14. "Working Girl"
It wasn’t Melanie Griffith’s most charismatic performance (That would be “Something Wild”) but “Working Girl” treated us to feminine intra-corporate warfare that remains delicious almost 30 years later. Melanie Griffith is a sensible but savvy hire as secretary Tess McGill; Sigourney Weaver is howl-worthy as nefarious boss Katherine (“I am, after all, me.”), and Joan Cusack scintillates as Tess' Kabuki-makeupped pal. All three actresses earned Oscar nominations for their quippy work in wrought-iron shoulder pads.
13. "Broadcast News"
"Broadcast News" wastes no time proving its insights into a female professional mind were singular and wacky: After hardened newswoman Jane Craig (Holly Hunter) slams down a phone at the beginning of her workday, she collapses in a heap and cries. Her quickness, her insights, and her way of coaxing an anchorman into giving the "performance" of his life are chilling and extraordinary.
12. "Funny Girl"
"Funny Girl" has fantastic songs, romantic moments, and spectacular choreography, but none of it means a thing without the chutzpah and utter control of Barbra Streisand. As Fanny Brice, she brings human chumminess and otherworldly star-power. "You think beautiful girls are going to stay in style forever? I should say not!" she wails. "Any minute now they're going to be out! Finished! Then it'll be my turn!" You can see in costar Omar Sharif's eyes the pure disbelief of beholding such a star.
11. "Born Yesterday"
In the history of cinema, no “dumb blonde” has been as charismatic or slyly intellectual as Billie Dawn, the unfulfilled housewife at the heart of “Born Yesterday.” Judy Holliday turns in a nuanced, subversive performance as a fluttery-eyed “little woman" who learns sophistication, self-respect, and even a few two-dollar words despite the wishes of her boorish husband (the great Broderick Crawford). Did Holliday deserve the Oscar over Bette Davis and Gloria Swanson? Her electrifying coquettishness will make you sympathetic to her case. Watch that rummy scene again and find yourself grinning as the tension and nerve build.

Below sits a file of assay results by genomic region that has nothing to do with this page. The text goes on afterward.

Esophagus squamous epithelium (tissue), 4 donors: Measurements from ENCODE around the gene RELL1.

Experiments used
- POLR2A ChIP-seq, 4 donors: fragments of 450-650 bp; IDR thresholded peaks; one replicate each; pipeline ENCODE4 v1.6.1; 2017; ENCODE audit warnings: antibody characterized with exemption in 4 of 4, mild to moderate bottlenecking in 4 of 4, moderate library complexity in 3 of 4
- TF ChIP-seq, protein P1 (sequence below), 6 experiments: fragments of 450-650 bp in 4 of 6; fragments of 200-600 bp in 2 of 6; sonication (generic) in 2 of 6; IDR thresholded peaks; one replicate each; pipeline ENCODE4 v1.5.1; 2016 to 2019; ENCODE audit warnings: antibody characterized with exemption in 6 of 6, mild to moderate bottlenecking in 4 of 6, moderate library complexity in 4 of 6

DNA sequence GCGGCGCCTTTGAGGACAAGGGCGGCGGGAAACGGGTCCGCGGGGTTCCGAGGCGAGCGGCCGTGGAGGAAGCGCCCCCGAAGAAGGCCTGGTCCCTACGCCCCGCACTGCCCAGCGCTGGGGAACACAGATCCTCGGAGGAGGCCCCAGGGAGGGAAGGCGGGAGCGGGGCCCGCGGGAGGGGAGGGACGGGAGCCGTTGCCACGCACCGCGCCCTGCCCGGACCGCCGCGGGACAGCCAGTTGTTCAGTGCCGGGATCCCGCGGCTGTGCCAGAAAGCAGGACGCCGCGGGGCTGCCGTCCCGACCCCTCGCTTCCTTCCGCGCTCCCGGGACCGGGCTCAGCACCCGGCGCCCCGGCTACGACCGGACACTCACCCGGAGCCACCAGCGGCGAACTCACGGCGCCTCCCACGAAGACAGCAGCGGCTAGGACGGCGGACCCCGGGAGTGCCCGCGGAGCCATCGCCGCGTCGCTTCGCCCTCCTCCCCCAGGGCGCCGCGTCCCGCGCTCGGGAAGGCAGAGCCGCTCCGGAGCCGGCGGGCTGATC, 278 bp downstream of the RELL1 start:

10. "Nine to Five"
The clackety-clack typewriter beat of Dolly Parton's titular song sets the frenetic pace of this feminist comedy from 1980. Jane Fonda, Lily Tomlin, and Parton live out an extreme revenge fantasy when confronting their horrid boss (Dabney Coleman) and his unrepentant male chauvinism. The movie's absurdity surges as the trio of ladies grows closer, and it makes a line like "You steal the wrong body from the hospital and all you can say is 'I must've made a mistake'?" a thrill.
9. "She Done Him Wrong"
Cary Grant worked with some of the feistiest heroines of the silver screen. Consider Carole Lombard, Katharine Hepburn, and Rosalind Russell. But in the long thread of Cary Grant comedies, none of his costars quite took top billing and stole the show like Mae West, whose performance in the 66-minute "She Done Him Wrong" is resplendent and invigorating over 80 years later. She coos, "Come up sometime. I'll tell you your fortune. You can be had." It's better than bawdy; it's downright carnal.
We celebrate plenty about the cinematic year of 1939 -- there's Scarlett O'Hara's brattiness, Mr. Smith's Washington trip, and the goodness of Glinda. So it should unnerve you that the untouchable powers of Greta Garbo in "Ninotchka" have gone under-discussed in the past generation. Watch as she obliterates the silver screen with the darkest one-liners of the decade. "The last mass trials were a great success. There will be fewer and better Russians," she sneers mid-strut. Her emasculating moments are perhaps her best: "We don't have men like you in this country. That is why I believe in the future of my country." Striking looks and scorching delivery: the Garbo gold standard.